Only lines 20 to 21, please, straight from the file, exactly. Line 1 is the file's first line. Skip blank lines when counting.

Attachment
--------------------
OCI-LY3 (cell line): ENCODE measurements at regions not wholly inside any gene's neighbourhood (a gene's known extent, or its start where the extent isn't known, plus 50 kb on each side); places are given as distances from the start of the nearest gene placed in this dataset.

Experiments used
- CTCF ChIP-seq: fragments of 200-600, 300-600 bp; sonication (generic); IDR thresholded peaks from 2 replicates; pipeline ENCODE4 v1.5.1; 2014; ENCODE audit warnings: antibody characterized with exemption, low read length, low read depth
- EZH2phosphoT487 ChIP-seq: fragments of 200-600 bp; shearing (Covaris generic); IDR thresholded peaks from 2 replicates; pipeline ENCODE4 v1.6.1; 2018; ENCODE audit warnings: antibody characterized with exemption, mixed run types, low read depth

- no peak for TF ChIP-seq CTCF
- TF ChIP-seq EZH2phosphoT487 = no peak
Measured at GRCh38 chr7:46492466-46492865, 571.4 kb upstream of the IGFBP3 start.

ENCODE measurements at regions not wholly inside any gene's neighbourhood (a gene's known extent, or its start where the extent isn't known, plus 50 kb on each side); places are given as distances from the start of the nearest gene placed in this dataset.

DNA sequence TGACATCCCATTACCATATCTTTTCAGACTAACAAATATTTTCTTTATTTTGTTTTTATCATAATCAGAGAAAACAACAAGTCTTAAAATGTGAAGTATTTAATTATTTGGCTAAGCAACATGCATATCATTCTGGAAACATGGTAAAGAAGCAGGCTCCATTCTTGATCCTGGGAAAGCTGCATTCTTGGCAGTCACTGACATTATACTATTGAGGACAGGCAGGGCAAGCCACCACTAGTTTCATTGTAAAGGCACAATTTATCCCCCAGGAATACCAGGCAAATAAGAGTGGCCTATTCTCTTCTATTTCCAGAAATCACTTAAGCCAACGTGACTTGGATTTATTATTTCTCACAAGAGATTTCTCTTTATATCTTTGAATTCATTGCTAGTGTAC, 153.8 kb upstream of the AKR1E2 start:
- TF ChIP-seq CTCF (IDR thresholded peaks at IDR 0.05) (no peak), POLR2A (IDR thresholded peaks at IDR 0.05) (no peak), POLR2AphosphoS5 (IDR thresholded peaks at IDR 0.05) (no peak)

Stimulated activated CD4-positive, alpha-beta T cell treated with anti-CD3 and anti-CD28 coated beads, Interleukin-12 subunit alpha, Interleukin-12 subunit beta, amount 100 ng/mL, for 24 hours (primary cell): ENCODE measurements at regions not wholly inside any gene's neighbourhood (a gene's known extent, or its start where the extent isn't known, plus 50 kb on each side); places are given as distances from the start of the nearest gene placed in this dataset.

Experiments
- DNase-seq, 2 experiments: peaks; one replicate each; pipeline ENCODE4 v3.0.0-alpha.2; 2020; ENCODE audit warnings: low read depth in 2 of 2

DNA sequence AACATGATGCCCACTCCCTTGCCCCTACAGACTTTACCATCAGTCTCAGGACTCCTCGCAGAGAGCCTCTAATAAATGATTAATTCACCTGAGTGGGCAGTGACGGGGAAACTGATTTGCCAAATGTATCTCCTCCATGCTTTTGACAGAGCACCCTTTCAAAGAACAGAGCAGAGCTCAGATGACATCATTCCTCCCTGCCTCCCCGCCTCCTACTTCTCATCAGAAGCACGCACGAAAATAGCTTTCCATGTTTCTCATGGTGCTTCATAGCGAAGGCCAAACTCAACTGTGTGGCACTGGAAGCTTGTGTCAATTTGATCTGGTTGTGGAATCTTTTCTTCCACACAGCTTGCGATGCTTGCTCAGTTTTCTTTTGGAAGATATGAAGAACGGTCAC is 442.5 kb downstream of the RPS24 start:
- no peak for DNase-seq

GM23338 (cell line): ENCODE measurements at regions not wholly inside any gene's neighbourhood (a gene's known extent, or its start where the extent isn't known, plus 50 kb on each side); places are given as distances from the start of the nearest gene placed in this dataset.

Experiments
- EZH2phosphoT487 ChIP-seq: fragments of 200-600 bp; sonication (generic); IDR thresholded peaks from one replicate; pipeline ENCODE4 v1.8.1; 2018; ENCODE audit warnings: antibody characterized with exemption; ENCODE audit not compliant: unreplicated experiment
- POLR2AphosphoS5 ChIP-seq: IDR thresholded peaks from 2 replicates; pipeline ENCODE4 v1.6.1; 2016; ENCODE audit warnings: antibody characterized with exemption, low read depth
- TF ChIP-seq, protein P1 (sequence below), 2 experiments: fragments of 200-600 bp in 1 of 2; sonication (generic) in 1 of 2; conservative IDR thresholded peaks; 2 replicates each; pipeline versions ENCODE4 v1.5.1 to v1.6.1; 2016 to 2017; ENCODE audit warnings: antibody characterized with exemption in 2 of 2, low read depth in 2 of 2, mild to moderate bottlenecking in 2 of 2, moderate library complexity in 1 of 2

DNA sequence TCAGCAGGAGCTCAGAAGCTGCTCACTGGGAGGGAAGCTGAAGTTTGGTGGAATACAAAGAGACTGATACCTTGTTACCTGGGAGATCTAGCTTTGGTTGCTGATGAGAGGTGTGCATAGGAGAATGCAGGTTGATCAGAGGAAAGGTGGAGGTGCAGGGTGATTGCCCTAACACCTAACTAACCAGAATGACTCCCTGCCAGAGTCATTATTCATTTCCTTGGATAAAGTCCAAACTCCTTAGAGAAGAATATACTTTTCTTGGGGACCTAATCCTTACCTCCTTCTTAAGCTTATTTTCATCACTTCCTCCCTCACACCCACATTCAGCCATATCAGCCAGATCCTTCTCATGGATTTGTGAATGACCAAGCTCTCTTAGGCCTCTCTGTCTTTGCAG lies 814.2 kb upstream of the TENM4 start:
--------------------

- TF ChIP-seq, protein P1 (sequence below), 2 experiments: fragments of 200-600 bp in 1 of 2; sonication (generic) in 1 of 2; conservative IDR thresholded peaks; 2 replicates each; pipeline versions ENCODE4 v1.5.1 to v1.6.1; 2016 to 2017; ENCODE audit warnings: antibody characterized with exemption in 2 of 2, low read depth in 2 of 2, mild to moderate bottlenecking in 2 of 2, moderate library complexity in 1 of 2

DNA sequence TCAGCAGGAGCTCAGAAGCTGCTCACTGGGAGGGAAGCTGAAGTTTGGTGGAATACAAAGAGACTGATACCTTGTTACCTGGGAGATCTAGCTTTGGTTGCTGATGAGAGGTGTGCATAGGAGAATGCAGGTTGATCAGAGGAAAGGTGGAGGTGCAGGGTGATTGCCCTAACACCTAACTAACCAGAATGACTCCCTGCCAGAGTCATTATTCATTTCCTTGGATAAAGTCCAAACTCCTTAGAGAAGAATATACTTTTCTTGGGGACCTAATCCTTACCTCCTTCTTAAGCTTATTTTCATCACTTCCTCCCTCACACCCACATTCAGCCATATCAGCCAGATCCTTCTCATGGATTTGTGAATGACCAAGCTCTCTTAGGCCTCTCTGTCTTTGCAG lies 814.2 kb upstream of the TENM4 start: